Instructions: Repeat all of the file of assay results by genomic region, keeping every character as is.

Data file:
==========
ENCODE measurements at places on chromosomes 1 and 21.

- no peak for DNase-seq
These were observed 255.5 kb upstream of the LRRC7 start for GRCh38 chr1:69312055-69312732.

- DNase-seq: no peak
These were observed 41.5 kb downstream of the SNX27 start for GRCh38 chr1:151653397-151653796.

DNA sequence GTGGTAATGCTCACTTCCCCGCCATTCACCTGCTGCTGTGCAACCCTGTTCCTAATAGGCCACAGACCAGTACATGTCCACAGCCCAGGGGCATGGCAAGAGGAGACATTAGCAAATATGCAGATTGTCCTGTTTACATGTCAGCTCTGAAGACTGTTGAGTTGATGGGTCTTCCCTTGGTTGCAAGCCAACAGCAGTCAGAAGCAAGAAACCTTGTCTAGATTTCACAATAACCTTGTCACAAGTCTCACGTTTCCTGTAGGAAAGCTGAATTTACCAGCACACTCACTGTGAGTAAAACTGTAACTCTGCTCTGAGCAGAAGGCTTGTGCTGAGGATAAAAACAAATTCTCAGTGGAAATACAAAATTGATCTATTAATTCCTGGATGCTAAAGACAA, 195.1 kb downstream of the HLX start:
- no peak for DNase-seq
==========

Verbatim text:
ENCODE measurements at places on chromosomes 1 and 21.

- no peak for DNase-seq
These were observed 255.5 kb upstream of the LRRC7 start for GRCh38 chr1:69312055-69312732.

- DNase-seq: no peak
These were observed 41.5 kb downstream of the SNX27 start for GRCh38 chr1:151653397-151653796.

DNA sequence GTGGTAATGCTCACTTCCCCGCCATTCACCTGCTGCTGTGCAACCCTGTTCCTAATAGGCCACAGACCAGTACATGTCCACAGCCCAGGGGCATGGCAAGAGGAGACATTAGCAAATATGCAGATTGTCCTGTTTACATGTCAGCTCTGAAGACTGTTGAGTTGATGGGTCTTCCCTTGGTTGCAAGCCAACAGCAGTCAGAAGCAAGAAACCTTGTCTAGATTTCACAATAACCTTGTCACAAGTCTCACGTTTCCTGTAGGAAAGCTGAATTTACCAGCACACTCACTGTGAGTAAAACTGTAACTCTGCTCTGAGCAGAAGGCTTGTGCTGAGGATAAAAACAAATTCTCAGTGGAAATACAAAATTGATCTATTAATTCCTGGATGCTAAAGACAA, 195.1 kb downstream of the HLX start:
- no peak for DNase-seq